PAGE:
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World Press Photo announces 2013 contest winners

By dpreview staff on Feb 15, 2013 at 19:49 GMT

Swedish photographer Paul Hansen has won the World Press Photo 2013 award for his picture of a Palestinian family carrying two children who were killed in an Israeli missile strike to their funeral. The contest also awarded prizes in eight other categories ranging from Sports to Portraits. 

Some of these images may be familiar from news coverage throughout the year, but they make a compelling and inspiring reminder of the exceptional level of photojournalism across the world.

World Press Photo of the Year 2013

The World Press Photo of the Year 2013 was awarded to Swedish photographer Paul Hansen his picture of a Palestinian family carrying two children killed in an Israeli missile strike being carried to their funeral.

Category Winners

Winners of World Press Photo 2013 awards were selected from over 100,000 images. Each of the eight categories had two first, second and third place winners -- one for a single image and one for a photo story series.

Rodrigo Abd's photo of a woman recovering from severe injuries she received when her house was shelled by the Syrian Army, won the first prize singles in the General News category. Wei Seng Chen's photo of a jockey displaying relief and joy at the end of a dangerous run across rice fields, won first prize singles in the Sports Action category.

All the prize-winning photographs are assembled into an exhibition that travels to 45 countries over the course of a year, and will be published in a yearbook. 

Nemanja Pancic's photo of little Milan Ponjiger who survived a fall from the sixth floor, but whose parents did not, won the first prize singles in the Observed Portraits category.

The entire collection of winning images and honorable mentions from the 56th World Press Photo Contest can be seen at the World Press Photo website and are well worth a look.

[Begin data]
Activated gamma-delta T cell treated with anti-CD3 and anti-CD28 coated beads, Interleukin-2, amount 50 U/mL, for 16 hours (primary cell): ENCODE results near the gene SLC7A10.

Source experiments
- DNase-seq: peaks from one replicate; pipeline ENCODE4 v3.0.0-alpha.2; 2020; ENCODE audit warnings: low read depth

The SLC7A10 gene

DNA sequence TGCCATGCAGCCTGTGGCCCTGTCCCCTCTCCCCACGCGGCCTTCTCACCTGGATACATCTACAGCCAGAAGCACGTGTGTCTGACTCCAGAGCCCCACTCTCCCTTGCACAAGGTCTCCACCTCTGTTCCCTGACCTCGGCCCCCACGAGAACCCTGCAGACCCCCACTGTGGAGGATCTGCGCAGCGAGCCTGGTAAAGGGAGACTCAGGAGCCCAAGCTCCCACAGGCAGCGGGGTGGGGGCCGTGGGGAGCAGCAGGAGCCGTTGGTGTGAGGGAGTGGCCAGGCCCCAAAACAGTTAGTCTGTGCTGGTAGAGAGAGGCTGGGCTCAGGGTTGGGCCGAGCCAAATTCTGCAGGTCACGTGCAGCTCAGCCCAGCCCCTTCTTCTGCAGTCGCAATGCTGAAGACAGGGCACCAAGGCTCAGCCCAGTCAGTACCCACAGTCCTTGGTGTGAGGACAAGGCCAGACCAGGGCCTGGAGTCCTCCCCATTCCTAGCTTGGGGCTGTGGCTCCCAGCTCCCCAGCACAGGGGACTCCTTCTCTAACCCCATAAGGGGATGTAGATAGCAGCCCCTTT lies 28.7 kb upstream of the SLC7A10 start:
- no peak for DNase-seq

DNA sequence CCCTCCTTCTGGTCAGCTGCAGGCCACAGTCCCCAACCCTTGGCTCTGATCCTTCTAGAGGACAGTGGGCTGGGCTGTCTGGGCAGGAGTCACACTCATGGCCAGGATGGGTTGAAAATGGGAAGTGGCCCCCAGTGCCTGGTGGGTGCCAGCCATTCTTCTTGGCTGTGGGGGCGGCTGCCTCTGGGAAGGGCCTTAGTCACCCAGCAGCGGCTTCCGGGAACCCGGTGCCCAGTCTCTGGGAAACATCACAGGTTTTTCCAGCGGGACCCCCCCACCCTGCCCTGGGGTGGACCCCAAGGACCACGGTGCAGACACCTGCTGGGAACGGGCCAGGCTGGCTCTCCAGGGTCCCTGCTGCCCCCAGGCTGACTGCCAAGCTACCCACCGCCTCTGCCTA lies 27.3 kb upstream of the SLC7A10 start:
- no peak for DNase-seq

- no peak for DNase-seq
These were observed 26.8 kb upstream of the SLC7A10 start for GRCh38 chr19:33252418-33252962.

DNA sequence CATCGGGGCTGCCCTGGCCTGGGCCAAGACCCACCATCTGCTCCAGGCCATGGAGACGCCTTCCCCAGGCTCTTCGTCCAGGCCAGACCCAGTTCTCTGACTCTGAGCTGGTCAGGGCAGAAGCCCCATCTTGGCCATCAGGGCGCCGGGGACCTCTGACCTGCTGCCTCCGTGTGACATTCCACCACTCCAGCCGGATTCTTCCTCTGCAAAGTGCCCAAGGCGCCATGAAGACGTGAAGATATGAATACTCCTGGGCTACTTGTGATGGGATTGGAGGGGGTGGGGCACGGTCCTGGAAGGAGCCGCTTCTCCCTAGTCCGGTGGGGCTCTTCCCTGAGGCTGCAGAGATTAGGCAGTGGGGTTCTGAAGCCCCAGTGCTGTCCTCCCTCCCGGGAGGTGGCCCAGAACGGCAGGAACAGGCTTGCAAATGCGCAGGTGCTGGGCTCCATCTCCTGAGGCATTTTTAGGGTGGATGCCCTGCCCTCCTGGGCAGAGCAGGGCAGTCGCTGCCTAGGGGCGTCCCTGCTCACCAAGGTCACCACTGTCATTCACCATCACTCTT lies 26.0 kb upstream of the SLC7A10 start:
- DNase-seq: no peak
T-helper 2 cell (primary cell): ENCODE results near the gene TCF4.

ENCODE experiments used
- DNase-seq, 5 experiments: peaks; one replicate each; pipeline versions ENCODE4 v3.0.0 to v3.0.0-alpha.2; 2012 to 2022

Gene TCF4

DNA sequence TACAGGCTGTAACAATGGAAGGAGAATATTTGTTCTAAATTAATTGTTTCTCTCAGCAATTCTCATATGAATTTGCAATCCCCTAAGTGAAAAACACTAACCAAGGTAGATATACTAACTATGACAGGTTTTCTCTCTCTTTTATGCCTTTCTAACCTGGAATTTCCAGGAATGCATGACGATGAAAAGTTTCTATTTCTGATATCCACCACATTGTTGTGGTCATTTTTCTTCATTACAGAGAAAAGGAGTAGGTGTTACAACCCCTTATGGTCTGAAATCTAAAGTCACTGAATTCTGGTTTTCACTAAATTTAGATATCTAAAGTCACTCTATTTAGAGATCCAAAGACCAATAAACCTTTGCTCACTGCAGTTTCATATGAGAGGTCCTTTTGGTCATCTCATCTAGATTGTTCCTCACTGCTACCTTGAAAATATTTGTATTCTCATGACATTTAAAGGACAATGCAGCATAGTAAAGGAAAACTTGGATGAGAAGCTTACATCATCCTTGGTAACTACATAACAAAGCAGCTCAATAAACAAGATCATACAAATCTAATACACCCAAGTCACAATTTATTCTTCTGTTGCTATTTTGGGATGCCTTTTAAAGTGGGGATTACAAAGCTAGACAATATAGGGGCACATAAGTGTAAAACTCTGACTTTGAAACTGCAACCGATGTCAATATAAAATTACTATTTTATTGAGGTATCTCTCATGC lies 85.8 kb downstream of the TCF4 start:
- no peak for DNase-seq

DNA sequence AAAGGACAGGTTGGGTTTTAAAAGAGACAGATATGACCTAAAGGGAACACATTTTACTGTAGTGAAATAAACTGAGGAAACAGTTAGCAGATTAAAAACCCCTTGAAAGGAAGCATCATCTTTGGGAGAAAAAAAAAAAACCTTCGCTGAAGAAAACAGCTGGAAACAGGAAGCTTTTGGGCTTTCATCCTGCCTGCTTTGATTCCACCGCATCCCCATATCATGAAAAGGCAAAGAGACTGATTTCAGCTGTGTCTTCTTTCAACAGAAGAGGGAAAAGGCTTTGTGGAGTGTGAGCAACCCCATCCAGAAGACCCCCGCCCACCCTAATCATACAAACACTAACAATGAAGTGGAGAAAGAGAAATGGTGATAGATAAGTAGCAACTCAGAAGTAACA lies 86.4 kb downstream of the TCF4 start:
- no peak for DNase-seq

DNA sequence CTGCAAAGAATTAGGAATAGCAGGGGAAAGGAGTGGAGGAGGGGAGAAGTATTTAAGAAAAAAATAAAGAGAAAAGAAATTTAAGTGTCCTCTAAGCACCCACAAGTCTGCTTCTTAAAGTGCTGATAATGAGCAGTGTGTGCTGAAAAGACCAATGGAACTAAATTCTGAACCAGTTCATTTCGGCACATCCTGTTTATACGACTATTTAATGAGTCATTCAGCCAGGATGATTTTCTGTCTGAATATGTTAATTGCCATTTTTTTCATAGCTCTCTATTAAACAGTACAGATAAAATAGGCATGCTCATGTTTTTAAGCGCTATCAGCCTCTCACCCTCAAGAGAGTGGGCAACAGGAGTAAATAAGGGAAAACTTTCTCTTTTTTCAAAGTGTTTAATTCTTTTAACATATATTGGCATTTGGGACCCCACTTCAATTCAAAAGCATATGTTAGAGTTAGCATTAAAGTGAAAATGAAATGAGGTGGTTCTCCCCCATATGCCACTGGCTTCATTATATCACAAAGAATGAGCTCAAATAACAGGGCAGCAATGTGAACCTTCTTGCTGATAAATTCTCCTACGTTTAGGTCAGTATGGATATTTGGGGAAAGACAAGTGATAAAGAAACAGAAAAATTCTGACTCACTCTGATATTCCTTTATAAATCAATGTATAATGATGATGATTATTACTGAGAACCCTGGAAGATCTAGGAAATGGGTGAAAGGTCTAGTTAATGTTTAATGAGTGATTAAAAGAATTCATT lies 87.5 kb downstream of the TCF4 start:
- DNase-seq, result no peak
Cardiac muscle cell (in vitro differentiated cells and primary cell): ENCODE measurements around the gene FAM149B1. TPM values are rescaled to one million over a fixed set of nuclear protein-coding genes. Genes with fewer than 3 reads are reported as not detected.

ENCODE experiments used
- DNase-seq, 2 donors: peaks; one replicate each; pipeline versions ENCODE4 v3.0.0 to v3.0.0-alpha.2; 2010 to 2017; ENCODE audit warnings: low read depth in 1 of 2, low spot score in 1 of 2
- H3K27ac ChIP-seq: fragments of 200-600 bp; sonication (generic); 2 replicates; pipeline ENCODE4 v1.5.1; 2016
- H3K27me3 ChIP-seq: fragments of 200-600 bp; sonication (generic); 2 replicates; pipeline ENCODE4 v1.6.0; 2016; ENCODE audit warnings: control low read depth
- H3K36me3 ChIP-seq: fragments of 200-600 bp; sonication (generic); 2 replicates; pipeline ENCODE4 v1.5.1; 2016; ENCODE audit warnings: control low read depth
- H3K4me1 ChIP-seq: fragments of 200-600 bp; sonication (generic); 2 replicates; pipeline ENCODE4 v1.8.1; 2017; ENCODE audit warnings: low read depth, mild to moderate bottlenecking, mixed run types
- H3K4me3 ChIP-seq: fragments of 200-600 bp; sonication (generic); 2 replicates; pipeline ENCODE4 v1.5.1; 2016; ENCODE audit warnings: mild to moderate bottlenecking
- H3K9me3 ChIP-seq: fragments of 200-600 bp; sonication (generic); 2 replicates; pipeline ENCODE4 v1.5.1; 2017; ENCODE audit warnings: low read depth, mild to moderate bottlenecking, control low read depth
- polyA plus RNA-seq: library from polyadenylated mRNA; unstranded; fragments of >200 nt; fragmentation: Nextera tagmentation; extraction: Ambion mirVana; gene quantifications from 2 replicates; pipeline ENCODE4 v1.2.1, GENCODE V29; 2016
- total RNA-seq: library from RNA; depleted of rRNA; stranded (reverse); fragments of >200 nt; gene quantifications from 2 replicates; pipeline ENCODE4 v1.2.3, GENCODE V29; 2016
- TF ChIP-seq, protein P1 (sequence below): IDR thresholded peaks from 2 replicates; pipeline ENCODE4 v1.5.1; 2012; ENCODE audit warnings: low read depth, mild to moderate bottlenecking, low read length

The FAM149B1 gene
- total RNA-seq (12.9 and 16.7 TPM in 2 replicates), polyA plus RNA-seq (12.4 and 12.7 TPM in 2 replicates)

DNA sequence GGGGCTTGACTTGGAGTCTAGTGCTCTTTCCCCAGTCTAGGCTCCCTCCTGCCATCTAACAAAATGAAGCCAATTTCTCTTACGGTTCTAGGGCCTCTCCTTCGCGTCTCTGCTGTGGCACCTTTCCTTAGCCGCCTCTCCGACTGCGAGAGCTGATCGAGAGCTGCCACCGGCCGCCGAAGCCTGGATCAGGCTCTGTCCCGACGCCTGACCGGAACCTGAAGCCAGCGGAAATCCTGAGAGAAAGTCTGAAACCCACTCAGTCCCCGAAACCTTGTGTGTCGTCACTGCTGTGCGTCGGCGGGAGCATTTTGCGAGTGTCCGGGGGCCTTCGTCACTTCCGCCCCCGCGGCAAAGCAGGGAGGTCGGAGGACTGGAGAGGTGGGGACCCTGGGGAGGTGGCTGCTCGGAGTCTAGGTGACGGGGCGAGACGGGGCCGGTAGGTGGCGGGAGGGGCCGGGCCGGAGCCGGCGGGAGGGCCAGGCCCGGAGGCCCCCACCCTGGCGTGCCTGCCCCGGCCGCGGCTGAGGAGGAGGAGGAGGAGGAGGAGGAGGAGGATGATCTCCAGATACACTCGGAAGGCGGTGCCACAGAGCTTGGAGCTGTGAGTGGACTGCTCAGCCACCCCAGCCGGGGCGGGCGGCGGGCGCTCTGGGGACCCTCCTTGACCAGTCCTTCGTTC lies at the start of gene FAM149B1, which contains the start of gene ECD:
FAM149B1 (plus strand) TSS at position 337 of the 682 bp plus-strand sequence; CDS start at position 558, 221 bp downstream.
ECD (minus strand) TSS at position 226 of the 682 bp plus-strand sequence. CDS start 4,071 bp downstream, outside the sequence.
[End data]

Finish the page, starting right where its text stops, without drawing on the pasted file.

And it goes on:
Paul Nicklen's photo series of Emperor Penguins demonstrating high swimming speed by releasing millions of bubbles from their feathers, won the first places stories in the Nature category. Fausto Podavini's photo of 71-year-old Mirella who devoted her life to her ailing husband as his caregiver, won first prize stories in the Daily Life category. 

Comments

Total comments: 298
12
rupertberr
By rupertberr (11 months ago)

World Press Photo of the year was another fake photo. Winning photographer fails to provide the original raw image. XMP data shows that the image was a composite of three different photos. Sad.

http://www.extremetech.com/extreme/155617-how-the-2013-world-press-photo-of-the-year-was-faked-with-photoshop

Comment edited 12 seconds after posting
0 upvotes
Joseph Mama
By Joseph Mama (2 months ago)

Right! Cuz nobody around here has ever used lightroom or photoshop to tweak their images. What is Dodge and Burn mean anyways? We should demand to see the Film Plate on which this image was captured!!

0 upvotes
Jeff Maciejewski
By Jeff Maciejewski (Mar 1, 2013)

If Hansen did in fact alter the lighting in his photograph it seems he puts himself on a slippery slope. If we allow "press" photographers the freedom to tweak the lighting for dramatic effect, where do we draw the line?

Not coincidentally, Hansen seems plagued by his photographic veracity. See http://wp.me/p2jfzo-2U.

1 upvote
WilliamJ
By WilliamJ (Feb 19, 2013)

Comparaison. Here is almost the same scene taken by another photographer: http://tinyurl.com/bfkvr3g

Source: http://tinyurl.com/a5o58w7 (near the middle of the page)

0 upvotes
Jeff Maciejewski
By Jeff Maciejewski (Mar 1, 2013)

I couldn't agree more. In my opinion, Hansen finds himself on shaky ethical ground with doing this kind of work and somehow referring to it as "news" photography. Did you see what he did in Haiti? See http://wp.me/p2jfzo-2U

1 upvote
WilliamJ
By WilliamJ (Mar 3, 2013)

Thanks. Everybody here should read the page which link is given above by Jeff. It leads to a very interesting "story" that provides us a background that is particulary severe with Mr Hansen. Who decides to ignore it should not be allowed to enter a photography award jury.

0 upvotes
AshMills
By AshMills (Feb 19, 2013)

If you checkout the winners website (http://www.paulhansen.se/) you will see he specializes in this kind of "augmented reality" of re-lighting his subjects. Personally its a bit too much for my taste, but I guess it makes for a more powerful image.

1 upvote
WilliamJ